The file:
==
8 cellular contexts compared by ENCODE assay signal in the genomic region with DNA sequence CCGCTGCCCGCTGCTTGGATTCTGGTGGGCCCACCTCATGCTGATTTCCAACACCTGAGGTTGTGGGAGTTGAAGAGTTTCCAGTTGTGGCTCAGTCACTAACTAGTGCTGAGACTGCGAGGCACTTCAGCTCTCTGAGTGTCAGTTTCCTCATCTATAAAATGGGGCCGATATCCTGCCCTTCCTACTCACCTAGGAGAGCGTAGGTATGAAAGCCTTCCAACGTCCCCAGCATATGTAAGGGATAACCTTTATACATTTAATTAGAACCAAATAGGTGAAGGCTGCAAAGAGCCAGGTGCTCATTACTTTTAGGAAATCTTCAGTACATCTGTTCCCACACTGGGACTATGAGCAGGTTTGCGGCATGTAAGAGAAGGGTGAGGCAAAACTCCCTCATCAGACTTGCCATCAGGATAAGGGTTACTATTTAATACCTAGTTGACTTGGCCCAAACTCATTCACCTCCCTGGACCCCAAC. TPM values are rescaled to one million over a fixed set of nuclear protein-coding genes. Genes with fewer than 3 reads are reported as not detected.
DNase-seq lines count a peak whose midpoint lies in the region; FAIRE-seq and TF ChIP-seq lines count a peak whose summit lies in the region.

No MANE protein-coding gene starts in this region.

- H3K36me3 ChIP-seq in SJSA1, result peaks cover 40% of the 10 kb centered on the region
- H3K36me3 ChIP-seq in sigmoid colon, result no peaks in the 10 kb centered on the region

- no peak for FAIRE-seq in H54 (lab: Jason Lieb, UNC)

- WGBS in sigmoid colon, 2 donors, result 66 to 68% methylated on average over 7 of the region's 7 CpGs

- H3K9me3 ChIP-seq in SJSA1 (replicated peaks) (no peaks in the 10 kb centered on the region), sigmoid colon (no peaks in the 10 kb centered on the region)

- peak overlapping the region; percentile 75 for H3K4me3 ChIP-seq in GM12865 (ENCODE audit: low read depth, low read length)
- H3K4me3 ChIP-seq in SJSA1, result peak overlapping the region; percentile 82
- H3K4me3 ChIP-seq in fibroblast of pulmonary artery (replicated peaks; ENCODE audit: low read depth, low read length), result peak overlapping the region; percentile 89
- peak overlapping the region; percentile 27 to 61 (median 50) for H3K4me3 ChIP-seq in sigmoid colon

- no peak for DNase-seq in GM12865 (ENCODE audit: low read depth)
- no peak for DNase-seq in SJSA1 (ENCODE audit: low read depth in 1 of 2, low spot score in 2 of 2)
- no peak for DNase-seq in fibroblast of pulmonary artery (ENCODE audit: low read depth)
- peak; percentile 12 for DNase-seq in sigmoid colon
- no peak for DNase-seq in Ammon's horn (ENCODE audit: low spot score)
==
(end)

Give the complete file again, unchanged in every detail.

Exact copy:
8 cellular contexts compared by ENCODE assay signal in the genomic region with DNA sequence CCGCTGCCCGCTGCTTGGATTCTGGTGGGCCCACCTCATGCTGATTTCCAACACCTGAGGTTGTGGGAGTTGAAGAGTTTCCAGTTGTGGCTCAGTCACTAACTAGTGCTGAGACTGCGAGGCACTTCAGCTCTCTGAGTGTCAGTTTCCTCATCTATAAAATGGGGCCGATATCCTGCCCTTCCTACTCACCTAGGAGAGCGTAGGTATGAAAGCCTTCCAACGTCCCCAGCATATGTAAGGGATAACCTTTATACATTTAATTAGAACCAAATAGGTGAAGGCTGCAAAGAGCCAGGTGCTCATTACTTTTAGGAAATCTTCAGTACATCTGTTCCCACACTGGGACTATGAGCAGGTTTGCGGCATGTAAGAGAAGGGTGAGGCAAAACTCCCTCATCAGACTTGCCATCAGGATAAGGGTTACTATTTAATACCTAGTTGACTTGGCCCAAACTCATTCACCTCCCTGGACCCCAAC. TPM values are rescaled to one million over a fixed set of nuclear protein-coding genes. Genes with fewer than 3 reads are reported as not detected.
DNase-seq lines count a peak whose midpoint lies in the region; FAIRE-seq and TF ChIP-seq lines count a peak whose summit lies in the region.

No MANE protein-coding gene starts in this region.

- H3K36me3 ChIP-seq in SJSA1, result peaks cover 40% of the 10 kb centered on the region
- H3K36me3 ChIP-seq in sigmoid colon, result no peaks in the 10 kb centered on the region

- no peak for FAIRE-seq in H54 (lab: Jason Lieb, UNC)

- WGBS in sigmoid colon, 2 donors, result 66 to 68% methylated on average over 7 of the region's 7 CpGs

- H3K9me3 ChIP-seq in SJSA1 (replicated peaks) (no peaks in the 10 kb centered on the region), sigmoid colon (no peaks in the 10 kb centered on the region)

- peak overlapping the region; percentile 75 for H3K4me3 ChIP-seq in GM12865 (ENCODE audit: low read depth, low read length)
- H3K4me3 ChIP-seq in SJSA1, result peak overlapping the region; percentile 82
- H3K4me3 ChIP-seq in fibroblast of pulmonary artery (replicated peaks; ENCODE audit: low read depth, low read length), result peak overlapping the region; percentile 89
- peak overlapping the region; percentile 27 to 61 (median 50) for H3K4me3 ChIP-seq in sigmoid colon

- no peak for DNase-seq in GM12865 (ENCODE audit: low read depth)
- no peak for DNase-seq in SJSA1 (ENCODE audit: low read depth in 1 of 2, low spot score in 2 of 2)
- no peak for DNase-seq in fibroblast of pulmonary artery (ENCODE audit: low read depth)
- peak; percentile 12 for DNase-seq in sigmoid colon
- no peak for DNase-seq in Ammon's horn (ENCODE audit: low spot score)